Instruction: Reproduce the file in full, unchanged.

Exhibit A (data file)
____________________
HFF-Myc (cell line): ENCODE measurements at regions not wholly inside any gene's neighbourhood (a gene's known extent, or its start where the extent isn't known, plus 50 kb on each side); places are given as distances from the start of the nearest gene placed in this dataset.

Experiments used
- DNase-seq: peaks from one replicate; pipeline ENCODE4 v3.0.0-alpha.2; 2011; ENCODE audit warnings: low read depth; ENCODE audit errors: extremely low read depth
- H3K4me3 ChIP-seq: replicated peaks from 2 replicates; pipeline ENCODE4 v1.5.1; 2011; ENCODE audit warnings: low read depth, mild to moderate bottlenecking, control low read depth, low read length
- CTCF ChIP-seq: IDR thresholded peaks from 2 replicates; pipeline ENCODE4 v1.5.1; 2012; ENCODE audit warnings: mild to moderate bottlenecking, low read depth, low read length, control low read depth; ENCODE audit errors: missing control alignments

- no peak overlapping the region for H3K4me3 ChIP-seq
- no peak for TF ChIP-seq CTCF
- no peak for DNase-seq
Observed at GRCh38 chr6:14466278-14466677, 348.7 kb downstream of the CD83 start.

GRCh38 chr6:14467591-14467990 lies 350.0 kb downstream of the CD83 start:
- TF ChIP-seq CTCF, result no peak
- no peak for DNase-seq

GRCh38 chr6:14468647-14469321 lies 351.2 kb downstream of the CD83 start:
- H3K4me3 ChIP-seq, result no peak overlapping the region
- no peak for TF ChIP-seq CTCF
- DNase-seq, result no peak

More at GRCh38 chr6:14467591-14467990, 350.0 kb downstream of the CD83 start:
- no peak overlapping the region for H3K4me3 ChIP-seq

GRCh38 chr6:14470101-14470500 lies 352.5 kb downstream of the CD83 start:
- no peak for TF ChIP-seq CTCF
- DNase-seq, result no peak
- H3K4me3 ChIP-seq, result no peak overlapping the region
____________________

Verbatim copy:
HFF-Myc (cell line): ENCODE measurements at regions not wholly inside any gene's neighbourhood (a gene's known extent, or its start where the extent isn't known, plus 50 kb on each side); places are given as distances from the start of the nearest gene placed in this dataset.

Experiments used
- DNase-seq: peaks from one replicate; pipeline ENCODE4 v3.0.0-alpha.2; 2011; ENCODE audit warnings: low read depth; ENCODE audit errors: extremely low read depth
- H3K4me3 ChIP-seq: replicated peaks from 2 replicates; pipeline ENCODE4 v1.5.1; 2011; ENCODE audit warnings: low read depth, mild to moderate bottlenecking, control low read depth, low read length
- CTCF ChIP-seq: IDR thresholded peaks from 2 replicates; pipeline ENCODE4 v1.5.1; 2012; ENCODE audit warnings: mild to moderate bottlenecking, low read depth, low read length, control low read depth; ENCODE audit errors: missing control alignments

- no peak overlapping the region for H3K4me3 ChIP-seq
- no peak for TF ChIP-seq CTCF
- no peak for DNase-seq
Observed at GRCh38 chr6:14466278-14466677, 348.7 kb downstream of the CD83 start.

GRCh38 chr6:14467591-14467990 lies 350.0 kb downstream of the CD83 start:
- TF ChIP-seq CTCF, result no peak
- no peak for DNase-seq

GRCh38 chr6:14468647-14469321 lies 351.2 kb downstream of the CD83 start:
- H3K4me3 ChIP-seq, result no peak overlapping the region
- no peak for TF ChIP-seq CTCF
- DNase-seq, result no peak

More at GRCh38 chr6:14467591-14467990, 350.0 kb downstream of the CD83 start:
- no peak overlapping the region for H3K4me3 ChIP-seq

GRCh38 chr6:14470101-14470500 lies 352.5 kb downstream of the CD83 start:
- no peak for TF ChIP-seq CTCF
- DNase-seq, result no peak
- H3K4me3 ChIP-seq, result no peak overlapping the region